A community is shared mythology
Off the Beat: Bruce Byfield's Blog
Everyone now and then, someone insists that there is no such thing as a free software community -- only a collection of code and licenses. That has always seemed self-evidently false to me, but it struck me as especially so when I attended LinuxCon last month.
Probably, I was overly-aware of the sense of community because, for personal reasons, I hadn't attended a conference for several years. Consequently, I seem to have spent most of the three days of the conference either catching up with old acquaintances like Jay Lyman and his family, or else meeting Internet friends like Carla Schroder for the first time. At one point, I took forty-five minutes to walk the twenty metres from the top of the escalator to the registration desk, because every time I turned around, there was another hand to shake or shoulder to hug. From the moment I stepped into the hotel, I felt as though I had come home after a long trip
However, even taking my personal circumstances into account, the sense of community was overwhelming. Keynote speaker after speaker stood up and praised the shared values of collaborative development, sometimes taking a broad swipe at Microsoft in the process, but always assuming not only a shared sense of values, but of being everyone in hearing being engaged in a vast enterprise of overwhelming importance. In session after session, people spoke, not only about their life work, but their enthusiasms, grateful for an appreciative or at least an understanding audience.
In the hallways, it was the same. When you talked to a stranger, you didn't have to worry that they understood what you were talking about. You could assume a common set of references -- not just to Linux, but to asides and in-jokes about GNOME or Richard Stallman, or the GNU General Public License. For some, just being freed of the need to explain yourself as enough, but others rushed around getting pictures of themselves with Linus Torvalds, Eben Moglen and anyone else with any claim to fame, seeking validation of themselves by claiming thirty seconds with their heroes. Clearly, I wasn't the only one who felt at ease in the company.
Of course, it is easy to be cynical about such things. You might say that the Linux Foundation's publicity, focusing on the twentieth anniversary of the Linux kernel, was spectacularly successful in creating -- at least for three days -- its own reality in a couple of thousand people already open to its marketing campaign.
You might say, too, as I have, that singing the praises of co-operation is unconvincing when it comes from the CEO of a company that is on track to do a billion dollars worth of business in a year, or that statements about distributions working together would be more credible if they didn't come from the representative of an ambitious small company.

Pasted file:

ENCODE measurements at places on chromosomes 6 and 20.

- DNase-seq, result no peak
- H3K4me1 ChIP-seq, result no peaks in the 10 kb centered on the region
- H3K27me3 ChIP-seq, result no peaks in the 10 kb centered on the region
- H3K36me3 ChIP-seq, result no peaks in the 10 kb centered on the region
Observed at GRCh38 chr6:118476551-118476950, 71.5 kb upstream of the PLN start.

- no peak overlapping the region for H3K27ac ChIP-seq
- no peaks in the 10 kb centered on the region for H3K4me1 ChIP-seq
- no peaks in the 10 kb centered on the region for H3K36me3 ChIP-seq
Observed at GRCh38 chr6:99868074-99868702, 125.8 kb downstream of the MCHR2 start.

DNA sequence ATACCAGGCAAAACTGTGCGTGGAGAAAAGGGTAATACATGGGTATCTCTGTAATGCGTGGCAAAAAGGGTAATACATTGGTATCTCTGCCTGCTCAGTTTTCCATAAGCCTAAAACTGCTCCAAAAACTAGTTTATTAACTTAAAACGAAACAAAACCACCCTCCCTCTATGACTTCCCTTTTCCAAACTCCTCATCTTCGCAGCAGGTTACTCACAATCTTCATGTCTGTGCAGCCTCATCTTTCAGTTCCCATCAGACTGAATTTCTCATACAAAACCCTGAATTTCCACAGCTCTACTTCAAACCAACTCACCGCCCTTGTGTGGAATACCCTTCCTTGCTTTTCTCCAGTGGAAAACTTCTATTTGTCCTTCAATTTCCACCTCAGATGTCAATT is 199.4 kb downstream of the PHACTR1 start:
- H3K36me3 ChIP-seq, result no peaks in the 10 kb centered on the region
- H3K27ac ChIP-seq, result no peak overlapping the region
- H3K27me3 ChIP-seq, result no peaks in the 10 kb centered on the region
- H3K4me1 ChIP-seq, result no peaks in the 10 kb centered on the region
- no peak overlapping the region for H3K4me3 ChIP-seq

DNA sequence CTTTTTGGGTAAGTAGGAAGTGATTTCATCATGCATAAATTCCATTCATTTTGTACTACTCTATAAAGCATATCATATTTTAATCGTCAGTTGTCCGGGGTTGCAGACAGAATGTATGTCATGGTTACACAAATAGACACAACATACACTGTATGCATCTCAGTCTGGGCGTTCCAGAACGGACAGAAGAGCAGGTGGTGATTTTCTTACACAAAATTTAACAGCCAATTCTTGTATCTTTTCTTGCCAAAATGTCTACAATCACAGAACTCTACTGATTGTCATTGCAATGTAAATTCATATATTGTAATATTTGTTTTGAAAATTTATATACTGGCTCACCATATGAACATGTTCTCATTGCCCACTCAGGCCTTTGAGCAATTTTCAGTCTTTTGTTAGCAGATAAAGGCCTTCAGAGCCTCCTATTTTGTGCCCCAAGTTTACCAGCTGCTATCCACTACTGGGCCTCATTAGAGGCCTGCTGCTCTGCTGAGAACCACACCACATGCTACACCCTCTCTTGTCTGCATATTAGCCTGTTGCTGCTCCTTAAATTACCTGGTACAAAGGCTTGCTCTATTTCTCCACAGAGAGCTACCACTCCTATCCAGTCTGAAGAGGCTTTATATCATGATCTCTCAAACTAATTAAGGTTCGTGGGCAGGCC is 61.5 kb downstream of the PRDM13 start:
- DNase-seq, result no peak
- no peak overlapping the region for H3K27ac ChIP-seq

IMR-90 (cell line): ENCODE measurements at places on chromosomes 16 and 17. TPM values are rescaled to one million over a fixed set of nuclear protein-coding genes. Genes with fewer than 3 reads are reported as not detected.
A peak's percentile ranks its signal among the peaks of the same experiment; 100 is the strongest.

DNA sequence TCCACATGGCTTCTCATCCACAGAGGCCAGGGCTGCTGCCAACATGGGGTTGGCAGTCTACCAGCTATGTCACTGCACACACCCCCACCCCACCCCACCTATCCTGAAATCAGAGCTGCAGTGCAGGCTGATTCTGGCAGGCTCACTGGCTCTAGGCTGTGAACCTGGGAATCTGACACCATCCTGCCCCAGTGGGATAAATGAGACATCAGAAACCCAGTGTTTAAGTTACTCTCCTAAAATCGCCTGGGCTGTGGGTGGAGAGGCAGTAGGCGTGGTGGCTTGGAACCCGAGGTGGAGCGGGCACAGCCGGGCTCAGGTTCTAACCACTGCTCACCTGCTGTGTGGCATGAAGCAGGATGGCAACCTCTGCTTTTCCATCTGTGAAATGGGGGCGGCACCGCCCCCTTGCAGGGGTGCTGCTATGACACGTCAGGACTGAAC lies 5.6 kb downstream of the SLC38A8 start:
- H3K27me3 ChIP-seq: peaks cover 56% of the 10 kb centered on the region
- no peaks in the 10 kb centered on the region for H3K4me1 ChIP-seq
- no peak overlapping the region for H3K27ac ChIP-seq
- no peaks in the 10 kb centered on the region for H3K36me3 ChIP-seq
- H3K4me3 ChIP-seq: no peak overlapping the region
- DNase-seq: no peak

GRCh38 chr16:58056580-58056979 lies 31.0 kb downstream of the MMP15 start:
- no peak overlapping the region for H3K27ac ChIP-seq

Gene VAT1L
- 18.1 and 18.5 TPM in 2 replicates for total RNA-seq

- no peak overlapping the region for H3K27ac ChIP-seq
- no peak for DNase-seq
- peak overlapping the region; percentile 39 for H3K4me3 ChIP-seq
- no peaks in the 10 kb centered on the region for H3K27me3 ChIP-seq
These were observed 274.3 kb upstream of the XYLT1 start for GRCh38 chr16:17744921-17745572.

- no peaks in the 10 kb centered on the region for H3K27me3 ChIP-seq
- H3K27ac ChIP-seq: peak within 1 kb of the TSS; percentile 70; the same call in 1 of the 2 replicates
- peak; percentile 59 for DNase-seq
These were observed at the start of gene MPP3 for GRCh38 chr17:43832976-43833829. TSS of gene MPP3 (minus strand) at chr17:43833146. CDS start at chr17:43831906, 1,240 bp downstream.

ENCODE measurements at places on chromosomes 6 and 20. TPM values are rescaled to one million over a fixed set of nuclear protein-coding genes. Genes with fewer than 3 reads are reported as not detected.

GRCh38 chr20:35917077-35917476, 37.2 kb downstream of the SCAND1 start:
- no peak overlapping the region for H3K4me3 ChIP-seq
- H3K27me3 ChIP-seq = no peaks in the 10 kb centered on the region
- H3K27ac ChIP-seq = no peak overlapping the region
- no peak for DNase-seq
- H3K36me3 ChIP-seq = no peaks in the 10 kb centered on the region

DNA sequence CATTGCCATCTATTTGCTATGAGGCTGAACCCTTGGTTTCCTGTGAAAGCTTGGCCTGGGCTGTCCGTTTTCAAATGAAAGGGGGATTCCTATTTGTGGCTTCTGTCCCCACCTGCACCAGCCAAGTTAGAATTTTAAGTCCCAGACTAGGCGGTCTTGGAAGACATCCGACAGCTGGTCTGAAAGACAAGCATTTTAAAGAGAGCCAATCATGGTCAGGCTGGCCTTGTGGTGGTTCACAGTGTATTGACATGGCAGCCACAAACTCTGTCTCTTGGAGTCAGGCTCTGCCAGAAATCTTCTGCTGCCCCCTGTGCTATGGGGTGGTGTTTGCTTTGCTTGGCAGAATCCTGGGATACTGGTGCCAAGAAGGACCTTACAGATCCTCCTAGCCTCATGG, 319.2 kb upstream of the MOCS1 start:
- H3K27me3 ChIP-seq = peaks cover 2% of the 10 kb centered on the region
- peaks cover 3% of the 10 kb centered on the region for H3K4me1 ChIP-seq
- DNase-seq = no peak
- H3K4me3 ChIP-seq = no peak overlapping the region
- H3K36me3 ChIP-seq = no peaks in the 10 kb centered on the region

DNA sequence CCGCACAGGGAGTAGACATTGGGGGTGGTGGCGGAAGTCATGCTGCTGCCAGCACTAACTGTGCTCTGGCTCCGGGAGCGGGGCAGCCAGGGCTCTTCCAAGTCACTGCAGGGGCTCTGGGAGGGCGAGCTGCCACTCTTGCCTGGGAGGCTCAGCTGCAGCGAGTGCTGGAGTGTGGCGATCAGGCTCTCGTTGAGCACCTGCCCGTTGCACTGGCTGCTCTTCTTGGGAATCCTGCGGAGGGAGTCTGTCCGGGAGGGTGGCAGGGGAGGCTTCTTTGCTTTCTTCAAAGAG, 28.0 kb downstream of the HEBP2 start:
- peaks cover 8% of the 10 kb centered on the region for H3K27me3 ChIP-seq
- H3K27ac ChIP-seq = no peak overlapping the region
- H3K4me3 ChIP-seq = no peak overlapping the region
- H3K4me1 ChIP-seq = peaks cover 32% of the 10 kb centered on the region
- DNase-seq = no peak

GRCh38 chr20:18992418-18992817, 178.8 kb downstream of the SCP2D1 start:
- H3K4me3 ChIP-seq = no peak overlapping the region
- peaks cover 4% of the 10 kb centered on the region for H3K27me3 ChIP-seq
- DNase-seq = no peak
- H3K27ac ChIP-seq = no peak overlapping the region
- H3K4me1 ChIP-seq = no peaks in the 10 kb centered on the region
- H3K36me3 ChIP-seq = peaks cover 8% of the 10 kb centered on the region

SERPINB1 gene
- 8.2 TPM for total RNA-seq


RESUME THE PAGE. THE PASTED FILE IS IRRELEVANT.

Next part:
But, while such comments would have a degree of truth, they would also miss the point. No marketing campaign, however clever, could create the sense of community at LinuxCon from nothing. It could only draw on existing sentiment, amplifying it and encouraging what was already there.
Similarly, no matter how hypocritical or inconsistent some of the speakers might be, the very fact that they found it necessary to evoke shared values and idealism says something. To operate in the atmosphere of the conference or of free software in general, even the shrewdly business-like find it advisable to refer to the better part of themselves, and to claim shared ideals.
Yes, it is true that those ideals are not fully realized. For instance, free software is not the meritocracy that everyone praises, especially if you are female. But the ideal of a meritocracy remains important in free software, no matter how flawed its implementation actually is.
And when a group of people have shared values and references, and tell the same stories to make themselves feel good about themselves and their work, what is that, except the definition of community? It may be an imperfect community, one in which some people's interests are narrower than others, and one in which conflicts exist (I thought that several times Eben Moglen looked as though he were about to object to the use of "open source" rather than free software). Yet, when the shared values are more important than such differences, then the existence of a community becomes obvious.
Next time someone tries to tell me that a free software community doesn't exist, I'm going to ask them if they've been to a conference recently. I feel confident that, nine times out of ten, they won't have been.comments powered by Disqus
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